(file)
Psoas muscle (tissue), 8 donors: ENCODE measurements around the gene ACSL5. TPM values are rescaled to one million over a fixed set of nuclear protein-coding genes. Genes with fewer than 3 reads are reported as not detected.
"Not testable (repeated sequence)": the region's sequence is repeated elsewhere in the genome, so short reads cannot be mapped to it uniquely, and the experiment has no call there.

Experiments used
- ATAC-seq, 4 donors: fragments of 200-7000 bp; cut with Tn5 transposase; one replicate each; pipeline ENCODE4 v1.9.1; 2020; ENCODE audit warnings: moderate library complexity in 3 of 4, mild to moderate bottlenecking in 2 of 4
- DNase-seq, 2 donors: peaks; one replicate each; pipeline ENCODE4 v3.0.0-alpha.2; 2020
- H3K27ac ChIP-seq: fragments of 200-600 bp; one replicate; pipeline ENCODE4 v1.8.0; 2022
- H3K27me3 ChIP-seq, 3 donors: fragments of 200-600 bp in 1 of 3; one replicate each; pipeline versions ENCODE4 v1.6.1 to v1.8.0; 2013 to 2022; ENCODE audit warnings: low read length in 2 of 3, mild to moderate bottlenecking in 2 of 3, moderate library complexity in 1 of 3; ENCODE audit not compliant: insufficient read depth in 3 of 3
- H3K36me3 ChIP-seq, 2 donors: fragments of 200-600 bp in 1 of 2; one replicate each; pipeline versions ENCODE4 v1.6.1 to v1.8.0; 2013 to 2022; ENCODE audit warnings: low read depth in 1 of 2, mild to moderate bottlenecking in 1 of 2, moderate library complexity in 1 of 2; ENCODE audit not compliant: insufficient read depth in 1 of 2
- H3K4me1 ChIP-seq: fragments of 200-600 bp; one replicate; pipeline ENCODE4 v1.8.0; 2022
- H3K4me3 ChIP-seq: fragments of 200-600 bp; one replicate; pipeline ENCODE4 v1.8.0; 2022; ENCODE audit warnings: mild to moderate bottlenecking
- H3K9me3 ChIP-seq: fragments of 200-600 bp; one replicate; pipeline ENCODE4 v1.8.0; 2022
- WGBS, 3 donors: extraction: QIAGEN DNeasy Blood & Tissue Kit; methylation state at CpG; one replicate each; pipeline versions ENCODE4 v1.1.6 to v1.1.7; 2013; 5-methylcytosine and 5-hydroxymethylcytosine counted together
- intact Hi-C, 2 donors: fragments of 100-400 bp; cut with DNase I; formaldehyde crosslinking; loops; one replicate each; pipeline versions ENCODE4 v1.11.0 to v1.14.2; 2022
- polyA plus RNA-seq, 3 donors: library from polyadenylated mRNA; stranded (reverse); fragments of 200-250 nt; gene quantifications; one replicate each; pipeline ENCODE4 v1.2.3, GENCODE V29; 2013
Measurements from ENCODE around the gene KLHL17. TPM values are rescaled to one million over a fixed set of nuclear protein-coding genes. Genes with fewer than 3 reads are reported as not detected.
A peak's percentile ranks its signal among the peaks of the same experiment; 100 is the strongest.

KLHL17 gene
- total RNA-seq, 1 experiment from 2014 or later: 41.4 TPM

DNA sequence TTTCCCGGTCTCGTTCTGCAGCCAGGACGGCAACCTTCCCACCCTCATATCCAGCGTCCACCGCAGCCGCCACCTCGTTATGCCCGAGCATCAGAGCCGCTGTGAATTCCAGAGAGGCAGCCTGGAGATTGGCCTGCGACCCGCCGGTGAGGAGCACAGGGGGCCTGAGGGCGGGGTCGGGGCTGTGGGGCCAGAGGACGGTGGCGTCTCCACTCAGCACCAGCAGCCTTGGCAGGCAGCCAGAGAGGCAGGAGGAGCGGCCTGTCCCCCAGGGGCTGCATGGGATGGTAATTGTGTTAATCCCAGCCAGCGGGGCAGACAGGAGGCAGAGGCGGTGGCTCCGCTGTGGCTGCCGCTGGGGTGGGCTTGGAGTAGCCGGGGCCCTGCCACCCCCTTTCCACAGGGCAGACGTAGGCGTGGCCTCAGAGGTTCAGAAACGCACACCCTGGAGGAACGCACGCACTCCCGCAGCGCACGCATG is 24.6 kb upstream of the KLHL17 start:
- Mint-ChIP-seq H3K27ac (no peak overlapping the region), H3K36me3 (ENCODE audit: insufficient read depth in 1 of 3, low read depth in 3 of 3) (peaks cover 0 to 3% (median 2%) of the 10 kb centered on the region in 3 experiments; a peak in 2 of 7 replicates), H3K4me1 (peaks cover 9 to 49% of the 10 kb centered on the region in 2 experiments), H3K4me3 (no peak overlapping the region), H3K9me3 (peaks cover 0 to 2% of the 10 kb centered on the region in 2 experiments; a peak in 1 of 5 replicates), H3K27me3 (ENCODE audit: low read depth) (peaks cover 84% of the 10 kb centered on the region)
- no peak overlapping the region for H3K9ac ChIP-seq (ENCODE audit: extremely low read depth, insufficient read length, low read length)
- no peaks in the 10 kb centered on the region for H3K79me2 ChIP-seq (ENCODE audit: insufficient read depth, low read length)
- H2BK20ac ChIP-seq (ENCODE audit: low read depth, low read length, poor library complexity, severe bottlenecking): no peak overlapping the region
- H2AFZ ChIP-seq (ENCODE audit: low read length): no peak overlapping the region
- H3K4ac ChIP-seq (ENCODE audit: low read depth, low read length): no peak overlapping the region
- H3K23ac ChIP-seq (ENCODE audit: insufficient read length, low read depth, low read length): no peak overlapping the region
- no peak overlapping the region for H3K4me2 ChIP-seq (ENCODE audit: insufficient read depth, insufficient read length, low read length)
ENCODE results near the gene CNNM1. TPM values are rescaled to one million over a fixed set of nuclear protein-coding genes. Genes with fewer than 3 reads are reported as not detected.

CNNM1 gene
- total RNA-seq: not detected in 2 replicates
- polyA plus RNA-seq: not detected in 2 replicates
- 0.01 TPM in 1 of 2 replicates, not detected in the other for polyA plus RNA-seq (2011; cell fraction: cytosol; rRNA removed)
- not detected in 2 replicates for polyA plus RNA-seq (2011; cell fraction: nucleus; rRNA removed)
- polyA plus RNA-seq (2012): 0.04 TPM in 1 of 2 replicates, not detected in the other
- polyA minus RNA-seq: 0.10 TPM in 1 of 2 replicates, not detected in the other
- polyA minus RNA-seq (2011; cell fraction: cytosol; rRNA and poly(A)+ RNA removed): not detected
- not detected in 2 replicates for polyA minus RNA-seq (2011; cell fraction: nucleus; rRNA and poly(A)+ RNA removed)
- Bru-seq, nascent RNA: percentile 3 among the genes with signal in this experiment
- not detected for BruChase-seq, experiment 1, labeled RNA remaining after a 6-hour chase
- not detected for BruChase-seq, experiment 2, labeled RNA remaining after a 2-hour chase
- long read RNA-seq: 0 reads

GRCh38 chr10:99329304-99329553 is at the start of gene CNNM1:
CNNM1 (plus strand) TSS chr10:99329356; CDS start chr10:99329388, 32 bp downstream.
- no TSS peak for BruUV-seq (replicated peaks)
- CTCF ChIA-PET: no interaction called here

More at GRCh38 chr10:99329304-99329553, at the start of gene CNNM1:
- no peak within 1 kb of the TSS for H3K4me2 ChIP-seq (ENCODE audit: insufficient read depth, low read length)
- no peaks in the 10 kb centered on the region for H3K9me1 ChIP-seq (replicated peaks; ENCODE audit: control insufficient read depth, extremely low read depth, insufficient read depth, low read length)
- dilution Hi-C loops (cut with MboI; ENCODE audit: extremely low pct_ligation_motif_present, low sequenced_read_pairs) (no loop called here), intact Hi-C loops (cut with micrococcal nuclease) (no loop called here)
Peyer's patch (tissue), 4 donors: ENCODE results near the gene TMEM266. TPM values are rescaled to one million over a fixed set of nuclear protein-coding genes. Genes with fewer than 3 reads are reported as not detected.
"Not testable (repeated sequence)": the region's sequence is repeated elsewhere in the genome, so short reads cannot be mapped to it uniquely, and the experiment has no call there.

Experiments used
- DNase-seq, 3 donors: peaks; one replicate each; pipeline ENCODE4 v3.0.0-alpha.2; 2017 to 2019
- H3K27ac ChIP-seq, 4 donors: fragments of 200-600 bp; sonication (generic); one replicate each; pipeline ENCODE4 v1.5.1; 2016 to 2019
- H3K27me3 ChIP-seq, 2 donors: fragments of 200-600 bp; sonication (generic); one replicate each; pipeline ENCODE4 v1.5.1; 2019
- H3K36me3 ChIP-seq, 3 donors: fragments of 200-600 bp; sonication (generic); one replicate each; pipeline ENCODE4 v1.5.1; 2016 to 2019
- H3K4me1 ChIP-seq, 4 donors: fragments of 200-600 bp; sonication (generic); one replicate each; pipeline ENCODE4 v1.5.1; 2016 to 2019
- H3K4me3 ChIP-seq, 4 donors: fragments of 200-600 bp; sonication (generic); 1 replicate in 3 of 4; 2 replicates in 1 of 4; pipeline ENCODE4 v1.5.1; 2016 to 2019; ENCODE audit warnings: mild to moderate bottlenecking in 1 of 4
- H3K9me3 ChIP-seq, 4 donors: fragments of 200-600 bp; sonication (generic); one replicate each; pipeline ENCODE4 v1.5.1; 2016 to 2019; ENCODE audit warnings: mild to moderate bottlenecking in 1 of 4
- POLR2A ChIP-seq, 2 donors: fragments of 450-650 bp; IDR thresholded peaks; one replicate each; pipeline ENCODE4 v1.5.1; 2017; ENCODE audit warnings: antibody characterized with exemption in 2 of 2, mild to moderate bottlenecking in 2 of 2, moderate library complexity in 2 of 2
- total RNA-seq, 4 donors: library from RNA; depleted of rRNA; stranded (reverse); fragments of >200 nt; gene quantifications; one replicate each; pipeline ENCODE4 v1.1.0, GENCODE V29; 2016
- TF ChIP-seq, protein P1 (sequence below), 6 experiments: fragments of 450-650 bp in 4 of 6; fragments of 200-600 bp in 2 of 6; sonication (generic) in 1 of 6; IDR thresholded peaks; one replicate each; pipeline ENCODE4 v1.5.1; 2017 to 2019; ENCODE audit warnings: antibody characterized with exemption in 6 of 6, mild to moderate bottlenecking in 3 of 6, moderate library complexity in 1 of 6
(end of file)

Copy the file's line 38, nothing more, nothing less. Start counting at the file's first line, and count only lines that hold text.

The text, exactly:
- Bru-seq, nascent RNA: percentile 3 among the genes with signal in this experiment